Ecological history of Australia
ECOLOGICAL HISTORY OF AUSTRALIA AND ITS PEOPLES : Tim Flannery
has some of the most ancient rainforests on Earth
Dec 1993 Native Title: brings to a close a period of history when we possessed a
purely European view of land.
one-quarter of all living Australians grew up in other lands.
has not endowed Australia with a good fossil record
IN THE BEGINNING
120 million years ago southern Victoria
was very much cooler with a mean temperature of 10 degrees Celsius.
Southern Victoria at this time had to endure between six weeks of total
darkness each year. The plants were
dominated by ancient types such as conifers, ferns, cycads, mosses and
lichens with only a few flowering plants.
Scientists have discovered the world’s oldest flower in the rocks – a
diminutive magnolia like bloom perfectly preserved between two layers of clay.
Grevilleas and waratahs evolved after this time. Most of the dinosaurs of
Victoria were curiously small – the most common chicken to dog sized
bird-hopping dinosaurs that ran on their hindlimbs and ate plants. The very largest Victorian dinosaur was Allosaurus at about 2
metres high. In addition to the
dinosaurs: pterosaurs (flying reptiles) lungfish, turtles and crocodiles have
also been found. Enormous
amphibians known as labryrinthodonts were found in rocks in Victoria too which
was a huge surprise for they had become extinct elsewhere in the world some 80
million years earlier. Also found
preserved were cockroaches, cicadas, fleas, water beetles and horseshoe-crabs
(now extinct in Australia)
86 and 82 million years ago a large sliver of land detached itself from eastern
Australia – now largely submerged beneath the sea it included New Zealand, New
Calendonia, Lord Howe and Norfolk Islands.
New Caledonia: James
Cook in Sept 1774 was the first European to see the strange island and name it
New Caledonia. He noted the great
similarity of it to Australia. There
are 3000 species of plants there – New Zealand has only 1460 species. New Caledonia has some of the most wildly beautiful and
primitive plant species to be found on Earth.
Humans arrived about 3500 years ago
Antarctic, New Guinea and parts of Indonesia : 80 million years ago – one land
mass. Gondwana straddled the South
pole. Plants still inhabit the fragment that was once Gondwana ;
proteas, waratahs and Macadamia. It
was then that Tasmantis broke adrift raising Australia’s Great Dividing Range
= Australia, New Zealand, New Caledonia and New Guinea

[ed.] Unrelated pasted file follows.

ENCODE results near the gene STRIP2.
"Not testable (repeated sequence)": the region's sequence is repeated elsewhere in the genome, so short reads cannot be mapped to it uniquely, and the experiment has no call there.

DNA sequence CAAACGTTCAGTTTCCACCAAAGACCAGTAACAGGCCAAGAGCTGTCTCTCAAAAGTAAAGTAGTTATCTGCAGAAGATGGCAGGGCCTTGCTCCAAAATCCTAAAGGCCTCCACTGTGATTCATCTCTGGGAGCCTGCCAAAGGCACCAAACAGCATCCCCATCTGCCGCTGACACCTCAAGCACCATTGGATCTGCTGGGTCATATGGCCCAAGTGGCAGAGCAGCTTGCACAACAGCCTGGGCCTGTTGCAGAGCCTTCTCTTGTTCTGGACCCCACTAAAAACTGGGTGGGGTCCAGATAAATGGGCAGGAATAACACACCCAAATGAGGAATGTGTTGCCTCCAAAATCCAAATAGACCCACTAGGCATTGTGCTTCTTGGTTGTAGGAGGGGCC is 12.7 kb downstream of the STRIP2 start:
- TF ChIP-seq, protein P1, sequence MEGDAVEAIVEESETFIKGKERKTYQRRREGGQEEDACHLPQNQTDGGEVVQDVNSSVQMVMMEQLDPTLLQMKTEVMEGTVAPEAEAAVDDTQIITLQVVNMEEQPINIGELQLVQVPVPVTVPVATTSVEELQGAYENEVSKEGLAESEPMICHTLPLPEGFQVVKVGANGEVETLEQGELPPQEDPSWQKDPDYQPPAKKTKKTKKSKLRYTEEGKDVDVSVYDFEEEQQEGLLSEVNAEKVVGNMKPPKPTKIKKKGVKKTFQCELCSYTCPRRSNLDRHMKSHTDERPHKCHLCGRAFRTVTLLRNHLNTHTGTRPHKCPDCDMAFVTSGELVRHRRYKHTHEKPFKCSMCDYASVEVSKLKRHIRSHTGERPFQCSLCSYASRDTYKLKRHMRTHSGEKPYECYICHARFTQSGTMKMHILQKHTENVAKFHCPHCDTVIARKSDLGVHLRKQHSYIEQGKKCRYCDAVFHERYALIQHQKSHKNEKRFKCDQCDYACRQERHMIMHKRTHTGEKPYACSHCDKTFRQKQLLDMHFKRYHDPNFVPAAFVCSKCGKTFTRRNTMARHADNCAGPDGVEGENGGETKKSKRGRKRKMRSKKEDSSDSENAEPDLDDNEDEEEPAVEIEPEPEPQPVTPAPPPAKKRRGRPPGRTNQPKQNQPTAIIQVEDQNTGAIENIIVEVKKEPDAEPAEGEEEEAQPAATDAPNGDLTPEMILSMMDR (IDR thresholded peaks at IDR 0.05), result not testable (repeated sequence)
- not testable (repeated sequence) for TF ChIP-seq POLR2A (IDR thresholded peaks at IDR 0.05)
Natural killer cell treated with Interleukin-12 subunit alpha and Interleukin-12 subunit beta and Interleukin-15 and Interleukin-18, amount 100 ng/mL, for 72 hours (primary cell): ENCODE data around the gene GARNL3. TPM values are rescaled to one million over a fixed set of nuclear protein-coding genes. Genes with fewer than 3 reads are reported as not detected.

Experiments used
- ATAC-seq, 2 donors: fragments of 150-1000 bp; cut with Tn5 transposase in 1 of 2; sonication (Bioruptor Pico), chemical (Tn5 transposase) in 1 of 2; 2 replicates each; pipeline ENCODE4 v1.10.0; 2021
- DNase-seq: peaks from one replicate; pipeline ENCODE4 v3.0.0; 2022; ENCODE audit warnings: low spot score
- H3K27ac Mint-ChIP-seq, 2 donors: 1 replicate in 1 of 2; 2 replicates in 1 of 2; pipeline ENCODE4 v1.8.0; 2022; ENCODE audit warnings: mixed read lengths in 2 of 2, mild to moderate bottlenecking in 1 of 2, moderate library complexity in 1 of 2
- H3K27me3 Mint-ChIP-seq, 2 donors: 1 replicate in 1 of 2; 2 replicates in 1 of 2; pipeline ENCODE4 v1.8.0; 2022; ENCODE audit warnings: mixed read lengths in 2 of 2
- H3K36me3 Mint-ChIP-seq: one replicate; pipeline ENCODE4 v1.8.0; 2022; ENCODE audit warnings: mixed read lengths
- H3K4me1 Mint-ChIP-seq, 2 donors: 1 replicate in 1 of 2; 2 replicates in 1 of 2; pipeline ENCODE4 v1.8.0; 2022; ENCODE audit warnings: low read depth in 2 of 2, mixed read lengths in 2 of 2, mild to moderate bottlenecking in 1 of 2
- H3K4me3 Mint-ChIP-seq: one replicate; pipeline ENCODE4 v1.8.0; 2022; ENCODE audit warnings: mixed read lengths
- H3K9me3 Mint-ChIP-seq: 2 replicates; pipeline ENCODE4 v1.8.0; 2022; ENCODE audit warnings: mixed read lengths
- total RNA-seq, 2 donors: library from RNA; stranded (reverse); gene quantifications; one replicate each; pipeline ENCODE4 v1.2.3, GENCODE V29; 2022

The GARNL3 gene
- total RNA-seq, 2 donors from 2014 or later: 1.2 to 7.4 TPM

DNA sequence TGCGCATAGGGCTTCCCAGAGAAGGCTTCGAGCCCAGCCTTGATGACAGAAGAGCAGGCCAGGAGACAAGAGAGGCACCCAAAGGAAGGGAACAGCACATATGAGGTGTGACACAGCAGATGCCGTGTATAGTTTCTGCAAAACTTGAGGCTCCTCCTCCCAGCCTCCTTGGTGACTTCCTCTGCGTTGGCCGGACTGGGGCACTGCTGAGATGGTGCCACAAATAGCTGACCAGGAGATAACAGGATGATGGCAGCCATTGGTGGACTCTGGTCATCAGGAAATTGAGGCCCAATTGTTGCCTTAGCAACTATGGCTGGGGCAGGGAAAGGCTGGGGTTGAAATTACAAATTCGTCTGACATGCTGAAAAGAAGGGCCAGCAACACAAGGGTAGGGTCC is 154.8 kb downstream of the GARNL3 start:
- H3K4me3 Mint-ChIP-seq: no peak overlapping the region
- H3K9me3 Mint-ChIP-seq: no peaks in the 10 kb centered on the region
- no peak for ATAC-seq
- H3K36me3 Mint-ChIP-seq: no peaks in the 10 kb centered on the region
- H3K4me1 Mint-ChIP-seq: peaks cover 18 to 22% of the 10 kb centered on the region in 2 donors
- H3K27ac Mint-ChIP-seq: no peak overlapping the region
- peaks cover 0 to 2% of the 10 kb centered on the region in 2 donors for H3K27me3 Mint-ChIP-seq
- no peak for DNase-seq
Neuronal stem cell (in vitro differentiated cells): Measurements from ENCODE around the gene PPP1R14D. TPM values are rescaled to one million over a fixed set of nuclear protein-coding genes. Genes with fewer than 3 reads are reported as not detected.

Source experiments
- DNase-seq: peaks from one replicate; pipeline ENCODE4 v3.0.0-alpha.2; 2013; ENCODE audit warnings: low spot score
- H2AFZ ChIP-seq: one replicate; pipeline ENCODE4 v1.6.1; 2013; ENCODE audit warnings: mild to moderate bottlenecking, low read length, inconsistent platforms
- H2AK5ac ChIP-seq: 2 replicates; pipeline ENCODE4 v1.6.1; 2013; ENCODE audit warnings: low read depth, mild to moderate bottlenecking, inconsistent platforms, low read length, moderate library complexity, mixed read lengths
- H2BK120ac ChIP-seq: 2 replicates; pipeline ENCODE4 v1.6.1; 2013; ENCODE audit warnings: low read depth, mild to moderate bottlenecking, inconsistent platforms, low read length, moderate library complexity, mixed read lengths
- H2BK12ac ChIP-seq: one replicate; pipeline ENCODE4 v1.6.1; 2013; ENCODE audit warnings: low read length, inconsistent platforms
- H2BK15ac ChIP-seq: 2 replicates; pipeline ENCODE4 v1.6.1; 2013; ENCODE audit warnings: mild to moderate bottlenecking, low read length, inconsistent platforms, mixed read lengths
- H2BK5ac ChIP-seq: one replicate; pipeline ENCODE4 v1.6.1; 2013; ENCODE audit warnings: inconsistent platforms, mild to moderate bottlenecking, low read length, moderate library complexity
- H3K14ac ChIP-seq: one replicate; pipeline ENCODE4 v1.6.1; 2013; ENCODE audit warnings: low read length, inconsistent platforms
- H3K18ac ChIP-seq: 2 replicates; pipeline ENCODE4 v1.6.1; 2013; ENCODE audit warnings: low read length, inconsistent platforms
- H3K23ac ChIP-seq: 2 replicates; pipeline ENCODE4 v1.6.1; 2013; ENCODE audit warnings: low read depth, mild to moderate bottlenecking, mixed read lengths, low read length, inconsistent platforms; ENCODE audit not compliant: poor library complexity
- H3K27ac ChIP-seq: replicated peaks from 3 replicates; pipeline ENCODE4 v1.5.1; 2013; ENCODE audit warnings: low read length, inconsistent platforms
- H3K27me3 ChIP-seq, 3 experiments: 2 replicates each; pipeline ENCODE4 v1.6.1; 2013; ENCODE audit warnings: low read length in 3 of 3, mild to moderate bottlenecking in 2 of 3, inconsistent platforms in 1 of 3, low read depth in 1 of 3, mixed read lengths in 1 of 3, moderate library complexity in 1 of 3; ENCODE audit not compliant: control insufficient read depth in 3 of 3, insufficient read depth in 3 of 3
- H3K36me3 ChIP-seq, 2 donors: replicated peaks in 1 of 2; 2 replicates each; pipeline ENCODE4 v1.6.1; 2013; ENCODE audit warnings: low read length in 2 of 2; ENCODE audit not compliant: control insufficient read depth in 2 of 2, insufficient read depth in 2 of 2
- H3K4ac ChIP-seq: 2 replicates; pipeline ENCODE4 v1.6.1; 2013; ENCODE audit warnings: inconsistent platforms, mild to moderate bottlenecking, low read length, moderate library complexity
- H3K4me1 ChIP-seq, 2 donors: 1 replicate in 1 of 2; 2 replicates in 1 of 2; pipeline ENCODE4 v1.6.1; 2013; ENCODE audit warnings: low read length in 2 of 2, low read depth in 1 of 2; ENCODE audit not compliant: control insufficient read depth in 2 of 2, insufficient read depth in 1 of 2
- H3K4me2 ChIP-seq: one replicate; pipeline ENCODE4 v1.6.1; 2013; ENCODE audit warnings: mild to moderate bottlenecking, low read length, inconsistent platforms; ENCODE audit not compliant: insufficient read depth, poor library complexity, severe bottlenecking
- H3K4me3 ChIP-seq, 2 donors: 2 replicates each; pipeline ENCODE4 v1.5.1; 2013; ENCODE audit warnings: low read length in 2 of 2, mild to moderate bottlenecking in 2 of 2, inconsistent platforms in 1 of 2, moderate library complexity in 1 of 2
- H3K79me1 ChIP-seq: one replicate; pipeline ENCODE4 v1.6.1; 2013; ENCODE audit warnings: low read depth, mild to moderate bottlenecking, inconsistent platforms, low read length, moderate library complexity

in one the world’s most ancient landmasses with rocks 4,000 million years old
found in Western Australia by a North American palaeontologist.
This is magnificent as the earth itself is only 4 600 years old.
Life on this earth has existed for about five-sixths of the planets
Dinosaurs ruled the planet until 65 million years ago when the asteroid hit
Mexico. Birds and
mammals and many familiar plants were already in existence.
At Cape Paterson an anklebone of an Allosaurus was found.
Hamilton in Western Victoria is the site of Australia’s most important
fossil localities. It gives a
glimpse of the Victorian rainforest 4.5 million years ago complete with tree
kangaroos, tiny diprotodons and forest wallabies
Guinea was named after Guinea in Africa – both places are home to a dark
skinned, crinkle-haired people.
arrived in Australia from South-East Asia at least 40,000 and more probably
60,000 years ago. They travelled on
the most basic of watercraft.
arrived in New Zealand from Polynesia between 1000 and 800 years ago
present the North Pole has a positive terminal, but over the past 76 million
years the Earth’s magnetic field has reversed 71 times.
No- one knows why but at present the magnetic field is weakening each
is moving north at the rate of approximately 6 cm per year.
imagine the earth as being like an enormous pot of boiling pea soup.
The continents are the thin scum on the top
40 million years Australia has been physically isolated from the rest of the
world’s landmasses and in that time the world has chilled considerably.
million years ago the Australian plate came into contact with the Asian plate
causing buckling and the result was the formation of New Guinea with peaks
reaching 4000 metres high. Erosion
from these peaks has produced wondrous soils.
The highland valley of Papua New Guinea
some 1614 people per square kilometre which is the highest rural density
supported anywhere on Earth.
10 – 5
million years ago much of Victoria’s Western district was under the sea –
the majestic Grampian mountain range was an island
Papua New Guinea
species of mammals only 35 less than Australia
species – Australia has 750
reptile and 220 frog species against Australia’s 750 reptiles and 250 frog
Mammals of Australia
evolved from a South American ancestor some 60 million years ago.
– 20 million year old fossil found in Northern Australia
Queensland 55 million years ago in “Joh Country” remains of crocodiles and
large soft-bellied turtles
half of the Australian mammal fauna is composed of rats and bats
mammal species have become extinct in Australia since the arrival of the
Europeans. Tragically, many of
these extinction’s have occurred in the last 30 to 40 years when environmental
awareness might have helped to save them. These
historic extinction’s of Australian mammals are the worst that the world has
experienced in the last 500 years. Many extinction’s happened as late as the
1960’s following the departure of Aboriginal people from their tribal lands.
They suggest that Aboriginal firestick farming was an important factor in
maintaining suitable conditions for the middle-sized mammal species.
A further factor would be feral cats, foxes, dingoes etc.
Fauna of Australia
supports at least 25 000 species of plants
the rivers of the east coast have maintained their positions for tens of
millions of years
rivers have cut as little as a few tens of metres deeper into their beds in over